The problems of northern Nigeria started when northern elite colluded with members of their military wing who seized power through coup to run Nigeria aground. Our elite have forgotten that the army is only trained to destroy and not to build society. Military institutions anywhere in the world are never given the task of social engineering in times of peace. Indeed, our elite are carried away by the comfort of perpetually controlling Nigeria through their military proxies. In fact, it is now they are painfully realizing that controlling politics of the nation without controlling the economy is a mere pipedream, it does not take society anywhere as the situation in the North proves it. As our region suffers decades of neglect and decline in all social indices, our elite ignobly busied themselves doing nothing with their pretentious posture of building Nigeria. In their own naïve way, they think intrigues rather than well thought-out serious business of social planning and development of society from feat to feat. We have failed in all measurable criteria as the huge mess we found ourselves in is proving.

The first generation of northern Nigerian leaders had a good idea of how society should be run; how to develop human capital through education; how to build strong institutions; how to create and sustain values and ethics; and even how the region should be transforming industrially. They carefully evaluated the economic potentials of the region and earmarked where what industry should be situated and markets for manufactured products. In their ambitious regional economic development plan, they targeted that by the 1980s northern Nigeria would have been completely industrialized. But all that plan and focus were abandoned by the generation that has succeeded them for some boggy phantom of white elephant projects, which were haphazardly contrived in the name of national development. The northern elite are at the center of promoting such scam at the expense of attending to the needs of their region. Everything they did was done through the patronage of our northern military leaders.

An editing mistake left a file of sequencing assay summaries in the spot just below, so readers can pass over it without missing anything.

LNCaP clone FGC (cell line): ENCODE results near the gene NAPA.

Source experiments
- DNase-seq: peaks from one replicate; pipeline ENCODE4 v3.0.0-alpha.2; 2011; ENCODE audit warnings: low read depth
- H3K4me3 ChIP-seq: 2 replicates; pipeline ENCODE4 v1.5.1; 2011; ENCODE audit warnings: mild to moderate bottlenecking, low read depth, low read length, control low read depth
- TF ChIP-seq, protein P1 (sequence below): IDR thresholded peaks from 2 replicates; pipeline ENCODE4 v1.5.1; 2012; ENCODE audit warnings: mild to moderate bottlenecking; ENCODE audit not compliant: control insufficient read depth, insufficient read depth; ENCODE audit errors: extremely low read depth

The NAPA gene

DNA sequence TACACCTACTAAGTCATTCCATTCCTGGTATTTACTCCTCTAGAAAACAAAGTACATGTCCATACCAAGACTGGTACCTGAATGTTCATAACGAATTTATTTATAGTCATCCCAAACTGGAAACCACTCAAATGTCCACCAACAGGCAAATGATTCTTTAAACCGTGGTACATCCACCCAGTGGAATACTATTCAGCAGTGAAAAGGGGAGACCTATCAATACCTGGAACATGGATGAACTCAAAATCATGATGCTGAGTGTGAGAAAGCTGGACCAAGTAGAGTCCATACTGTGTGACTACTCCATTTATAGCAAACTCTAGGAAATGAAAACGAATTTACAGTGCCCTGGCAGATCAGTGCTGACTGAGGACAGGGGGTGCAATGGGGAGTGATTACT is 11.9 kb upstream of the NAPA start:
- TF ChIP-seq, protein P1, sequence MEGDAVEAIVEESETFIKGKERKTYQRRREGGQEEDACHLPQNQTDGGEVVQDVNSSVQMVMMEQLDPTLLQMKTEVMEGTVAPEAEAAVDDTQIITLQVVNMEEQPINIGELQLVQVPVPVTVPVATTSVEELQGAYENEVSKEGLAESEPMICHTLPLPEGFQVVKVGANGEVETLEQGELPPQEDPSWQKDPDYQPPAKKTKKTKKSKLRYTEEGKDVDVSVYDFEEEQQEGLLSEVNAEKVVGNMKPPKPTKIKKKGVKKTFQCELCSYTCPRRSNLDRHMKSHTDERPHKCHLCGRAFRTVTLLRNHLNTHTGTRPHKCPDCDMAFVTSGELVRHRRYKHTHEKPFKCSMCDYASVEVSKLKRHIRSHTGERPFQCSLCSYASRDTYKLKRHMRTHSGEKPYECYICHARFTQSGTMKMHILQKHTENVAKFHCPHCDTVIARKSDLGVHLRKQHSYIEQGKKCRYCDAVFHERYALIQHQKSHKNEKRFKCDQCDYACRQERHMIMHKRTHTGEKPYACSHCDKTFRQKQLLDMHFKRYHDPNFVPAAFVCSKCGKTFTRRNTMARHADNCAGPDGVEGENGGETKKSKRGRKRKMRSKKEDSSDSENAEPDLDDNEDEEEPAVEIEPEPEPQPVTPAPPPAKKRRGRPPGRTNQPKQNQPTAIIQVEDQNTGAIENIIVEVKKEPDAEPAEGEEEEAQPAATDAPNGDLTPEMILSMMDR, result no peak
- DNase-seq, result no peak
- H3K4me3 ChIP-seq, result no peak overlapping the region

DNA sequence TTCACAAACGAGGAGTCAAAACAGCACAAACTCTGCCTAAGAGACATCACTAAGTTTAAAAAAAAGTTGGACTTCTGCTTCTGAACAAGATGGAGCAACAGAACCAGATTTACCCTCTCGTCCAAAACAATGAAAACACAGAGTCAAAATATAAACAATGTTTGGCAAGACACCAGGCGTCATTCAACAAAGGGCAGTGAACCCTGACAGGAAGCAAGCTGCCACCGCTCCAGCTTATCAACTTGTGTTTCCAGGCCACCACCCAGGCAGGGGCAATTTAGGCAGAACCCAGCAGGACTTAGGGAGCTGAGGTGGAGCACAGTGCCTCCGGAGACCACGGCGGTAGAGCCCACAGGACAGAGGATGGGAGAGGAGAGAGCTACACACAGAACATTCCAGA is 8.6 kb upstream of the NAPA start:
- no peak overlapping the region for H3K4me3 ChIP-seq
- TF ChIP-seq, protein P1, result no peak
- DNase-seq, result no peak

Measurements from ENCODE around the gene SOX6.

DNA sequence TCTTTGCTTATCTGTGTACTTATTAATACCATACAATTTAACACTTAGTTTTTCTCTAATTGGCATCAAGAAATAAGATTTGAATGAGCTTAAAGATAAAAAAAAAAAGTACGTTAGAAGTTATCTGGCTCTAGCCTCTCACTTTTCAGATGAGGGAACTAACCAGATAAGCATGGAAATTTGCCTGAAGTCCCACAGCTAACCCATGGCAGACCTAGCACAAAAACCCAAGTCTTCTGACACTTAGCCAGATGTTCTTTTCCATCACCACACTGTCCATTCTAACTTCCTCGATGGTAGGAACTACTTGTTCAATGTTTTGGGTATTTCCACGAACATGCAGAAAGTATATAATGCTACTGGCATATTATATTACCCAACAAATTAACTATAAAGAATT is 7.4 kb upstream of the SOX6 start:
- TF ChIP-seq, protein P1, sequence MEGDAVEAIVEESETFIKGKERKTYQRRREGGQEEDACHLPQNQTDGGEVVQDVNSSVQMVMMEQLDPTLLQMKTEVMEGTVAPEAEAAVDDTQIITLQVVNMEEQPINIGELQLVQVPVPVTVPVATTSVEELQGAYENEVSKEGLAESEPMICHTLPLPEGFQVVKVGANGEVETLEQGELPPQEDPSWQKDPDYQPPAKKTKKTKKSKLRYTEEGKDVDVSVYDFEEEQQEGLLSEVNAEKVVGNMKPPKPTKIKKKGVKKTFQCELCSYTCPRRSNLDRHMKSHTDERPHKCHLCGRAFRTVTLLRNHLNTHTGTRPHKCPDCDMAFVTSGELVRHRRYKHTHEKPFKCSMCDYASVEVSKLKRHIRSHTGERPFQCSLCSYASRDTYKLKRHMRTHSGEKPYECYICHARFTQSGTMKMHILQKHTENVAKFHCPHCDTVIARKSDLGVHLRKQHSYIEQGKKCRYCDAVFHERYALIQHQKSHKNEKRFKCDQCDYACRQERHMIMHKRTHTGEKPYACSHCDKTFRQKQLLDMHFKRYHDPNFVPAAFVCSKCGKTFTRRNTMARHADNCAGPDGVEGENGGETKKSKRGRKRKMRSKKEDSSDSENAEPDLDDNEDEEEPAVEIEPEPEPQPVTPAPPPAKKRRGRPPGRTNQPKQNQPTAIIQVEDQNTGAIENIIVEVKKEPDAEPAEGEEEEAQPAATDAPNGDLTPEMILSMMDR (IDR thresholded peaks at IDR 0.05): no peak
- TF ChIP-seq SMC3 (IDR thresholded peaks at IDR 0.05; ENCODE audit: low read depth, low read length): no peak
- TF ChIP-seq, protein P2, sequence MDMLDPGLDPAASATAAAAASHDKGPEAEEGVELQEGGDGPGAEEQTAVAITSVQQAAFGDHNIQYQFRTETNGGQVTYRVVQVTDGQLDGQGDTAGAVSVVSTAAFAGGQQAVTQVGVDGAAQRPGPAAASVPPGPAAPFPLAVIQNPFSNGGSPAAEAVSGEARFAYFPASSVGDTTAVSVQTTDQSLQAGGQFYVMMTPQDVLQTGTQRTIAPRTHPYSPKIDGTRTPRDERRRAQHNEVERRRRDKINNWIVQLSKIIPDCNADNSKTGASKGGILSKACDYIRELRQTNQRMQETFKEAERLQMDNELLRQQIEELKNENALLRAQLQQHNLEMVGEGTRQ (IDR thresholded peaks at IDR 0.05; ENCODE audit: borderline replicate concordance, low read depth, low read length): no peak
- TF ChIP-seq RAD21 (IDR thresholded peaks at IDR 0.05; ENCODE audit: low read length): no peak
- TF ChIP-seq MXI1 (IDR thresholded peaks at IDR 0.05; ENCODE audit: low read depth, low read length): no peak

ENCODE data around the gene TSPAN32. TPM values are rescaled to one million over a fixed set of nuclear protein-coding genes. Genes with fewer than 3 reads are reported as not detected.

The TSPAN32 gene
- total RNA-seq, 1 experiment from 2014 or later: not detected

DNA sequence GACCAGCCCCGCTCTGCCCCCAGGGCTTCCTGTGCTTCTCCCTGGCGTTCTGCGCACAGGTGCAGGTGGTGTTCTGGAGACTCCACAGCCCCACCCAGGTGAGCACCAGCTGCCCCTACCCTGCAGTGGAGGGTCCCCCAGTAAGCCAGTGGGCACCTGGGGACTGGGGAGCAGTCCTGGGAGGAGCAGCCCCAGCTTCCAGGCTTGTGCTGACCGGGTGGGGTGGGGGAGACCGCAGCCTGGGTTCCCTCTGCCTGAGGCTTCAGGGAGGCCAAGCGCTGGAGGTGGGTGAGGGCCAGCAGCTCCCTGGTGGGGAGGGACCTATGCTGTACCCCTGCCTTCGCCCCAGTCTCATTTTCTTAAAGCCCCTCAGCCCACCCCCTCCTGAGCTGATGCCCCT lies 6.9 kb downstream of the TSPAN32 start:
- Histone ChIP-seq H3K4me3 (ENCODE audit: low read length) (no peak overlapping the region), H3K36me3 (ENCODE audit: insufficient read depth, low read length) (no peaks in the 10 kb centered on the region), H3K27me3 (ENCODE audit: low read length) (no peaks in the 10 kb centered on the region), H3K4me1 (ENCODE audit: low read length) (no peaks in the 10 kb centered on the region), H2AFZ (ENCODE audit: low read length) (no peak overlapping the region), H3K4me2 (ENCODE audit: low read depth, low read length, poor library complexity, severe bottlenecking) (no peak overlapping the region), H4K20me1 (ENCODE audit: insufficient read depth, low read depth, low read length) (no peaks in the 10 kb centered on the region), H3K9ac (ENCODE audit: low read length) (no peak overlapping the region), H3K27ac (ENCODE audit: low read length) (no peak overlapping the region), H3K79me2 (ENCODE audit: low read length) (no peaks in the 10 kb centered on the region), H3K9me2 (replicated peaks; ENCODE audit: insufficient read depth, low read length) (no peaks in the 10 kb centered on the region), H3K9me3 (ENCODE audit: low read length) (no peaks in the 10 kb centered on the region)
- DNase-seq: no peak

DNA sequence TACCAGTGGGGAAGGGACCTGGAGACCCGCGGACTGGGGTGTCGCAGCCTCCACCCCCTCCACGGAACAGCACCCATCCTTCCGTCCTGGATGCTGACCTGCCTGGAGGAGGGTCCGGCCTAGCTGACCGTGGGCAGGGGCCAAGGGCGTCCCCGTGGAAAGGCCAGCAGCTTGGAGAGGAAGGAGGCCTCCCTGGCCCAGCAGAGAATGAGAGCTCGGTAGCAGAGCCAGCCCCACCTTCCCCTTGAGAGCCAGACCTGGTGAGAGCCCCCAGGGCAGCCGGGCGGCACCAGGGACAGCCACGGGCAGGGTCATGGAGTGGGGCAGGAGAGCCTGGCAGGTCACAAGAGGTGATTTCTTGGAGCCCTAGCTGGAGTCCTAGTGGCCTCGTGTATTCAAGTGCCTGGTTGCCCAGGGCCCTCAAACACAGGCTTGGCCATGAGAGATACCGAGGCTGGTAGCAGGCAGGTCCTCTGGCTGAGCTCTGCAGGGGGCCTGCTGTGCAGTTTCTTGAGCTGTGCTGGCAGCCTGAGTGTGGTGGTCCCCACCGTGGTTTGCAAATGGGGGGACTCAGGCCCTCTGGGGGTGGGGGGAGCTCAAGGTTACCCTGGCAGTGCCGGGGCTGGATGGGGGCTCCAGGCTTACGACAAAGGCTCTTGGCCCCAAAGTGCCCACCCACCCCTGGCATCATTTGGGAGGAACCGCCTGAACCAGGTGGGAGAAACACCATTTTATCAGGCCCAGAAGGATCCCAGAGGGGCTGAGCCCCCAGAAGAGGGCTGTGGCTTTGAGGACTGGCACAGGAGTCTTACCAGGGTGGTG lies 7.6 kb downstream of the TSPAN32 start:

In the North every right thinking person, educated and uneducated, is coming to terms with the painful realization of the collective failure of our elite. As the elite of other regions of our country have now made a point of duty to rediscover their mission as they vigorously pursue economic development goals, the North is in downward spiral. Our elite are everywhere suffering from a creative deficit otherwise. In other parlance, it is known as failure of imagination. In the sort of geopolitical contestation that is defining politics in Nigeria the North is made to just passively react to the initiatives of our opponents from other sections of Nigeria. Our ineptitude can be seen in how we enter the political contests for restructuring the polity and resource control. We have since lost track of the significance of deploying strategic thinking and principles of planning in all that we do as a people, as a region. Instead we are only good at pursuing selfish interest, inanities, vanity and self-aggrandizement.